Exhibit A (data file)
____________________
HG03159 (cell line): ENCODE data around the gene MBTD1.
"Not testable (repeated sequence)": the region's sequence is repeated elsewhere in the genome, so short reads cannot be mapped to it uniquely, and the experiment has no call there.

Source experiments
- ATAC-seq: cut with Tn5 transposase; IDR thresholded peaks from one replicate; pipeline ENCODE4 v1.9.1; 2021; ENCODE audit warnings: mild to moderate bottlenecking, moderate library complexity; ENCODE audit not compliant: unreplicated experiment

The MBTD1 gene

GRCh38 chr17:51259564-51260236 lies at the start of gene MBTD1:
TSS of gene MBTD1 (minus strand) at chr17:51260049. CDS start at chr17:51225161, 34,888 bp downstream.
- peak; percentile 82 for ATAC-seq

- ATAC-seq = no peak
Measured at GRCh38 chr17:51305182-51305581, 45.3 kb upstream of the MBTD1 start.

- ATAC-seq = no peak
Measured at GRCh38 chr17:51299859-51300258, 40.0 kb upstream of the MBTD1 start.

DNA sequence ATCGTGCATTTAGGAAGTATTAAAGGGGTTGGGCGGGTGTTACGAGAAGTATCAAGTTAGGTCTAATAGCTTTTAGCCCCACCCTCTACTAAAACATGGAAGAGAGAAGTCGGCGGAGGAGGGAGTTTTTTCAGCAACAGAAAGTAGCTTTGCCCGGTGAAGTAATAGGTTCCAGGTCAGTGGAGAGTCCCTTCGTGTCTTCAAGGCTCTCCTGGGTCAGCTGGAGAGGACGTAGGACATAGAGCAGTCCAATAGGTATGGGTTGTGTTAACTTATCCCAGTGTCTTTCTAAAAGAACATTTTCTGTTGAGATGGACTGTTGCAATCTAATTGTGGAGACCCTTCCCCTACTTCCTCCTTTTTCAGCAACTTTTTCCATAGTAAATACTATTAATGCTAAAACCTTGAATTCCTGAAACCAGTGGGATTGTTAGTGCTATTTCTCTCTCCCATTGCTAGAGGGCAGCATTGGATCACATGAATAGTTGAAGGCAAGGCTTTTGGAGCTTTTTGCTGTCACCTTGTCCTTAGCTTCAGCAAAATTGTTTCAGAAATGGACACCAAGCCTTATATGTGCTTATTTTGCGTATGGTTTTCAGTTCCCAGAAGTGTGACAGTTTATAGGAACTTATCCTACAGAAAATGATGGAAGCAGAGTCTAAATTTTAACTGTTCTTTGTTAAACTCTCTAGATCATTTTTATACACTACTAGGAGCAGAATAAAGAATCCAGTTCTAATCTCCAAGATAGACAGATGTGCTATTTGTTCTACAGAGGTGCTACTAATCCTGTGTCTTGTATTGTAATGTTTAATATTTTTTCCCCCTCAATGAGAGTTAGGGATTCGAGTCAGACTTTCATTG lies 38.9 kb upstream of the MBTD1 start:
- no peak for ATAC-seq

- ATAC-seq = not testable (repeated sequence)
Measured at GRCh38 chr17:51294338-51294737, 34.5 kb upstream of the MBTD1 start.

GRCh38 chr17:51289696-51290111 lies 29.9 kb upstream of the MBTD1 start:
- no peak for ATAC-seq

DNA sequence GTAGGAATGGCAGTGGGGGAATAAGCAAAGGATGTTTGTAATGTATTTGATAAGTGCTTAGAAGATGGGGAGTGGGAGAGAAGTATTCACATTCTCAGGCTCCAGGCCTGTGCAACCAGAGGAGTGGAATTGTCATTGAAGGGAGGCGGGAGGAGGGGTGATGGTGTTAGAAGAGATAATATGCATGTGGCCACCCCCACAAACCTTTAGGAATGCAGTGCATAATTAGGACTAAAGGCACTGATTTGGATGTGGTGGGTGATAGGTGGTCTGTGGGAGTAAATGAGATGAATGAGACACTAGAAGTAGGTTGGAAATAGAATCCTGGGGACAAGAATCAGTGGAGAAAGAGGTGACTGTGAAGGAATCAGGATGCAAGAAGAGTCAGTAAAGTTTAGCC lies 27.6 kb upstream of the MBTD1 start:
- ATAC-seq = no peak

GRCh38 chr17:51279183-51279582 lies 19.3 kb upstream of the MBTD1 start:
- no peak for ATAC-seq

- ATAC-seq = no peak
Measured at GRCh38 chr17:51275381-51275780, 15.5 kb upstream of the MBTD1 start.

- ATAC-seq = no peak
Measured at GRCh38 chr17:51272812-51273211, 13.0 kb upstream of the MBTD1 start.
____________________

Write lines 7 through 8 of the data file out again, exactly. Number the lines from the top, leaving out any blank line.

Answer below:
TSS of gene MBTD1 (minus strand) at chr17:51260049. CDS start at chr17:51225161, 34,888 bp downstream.
- peak; percentile 82 for ATAC-seq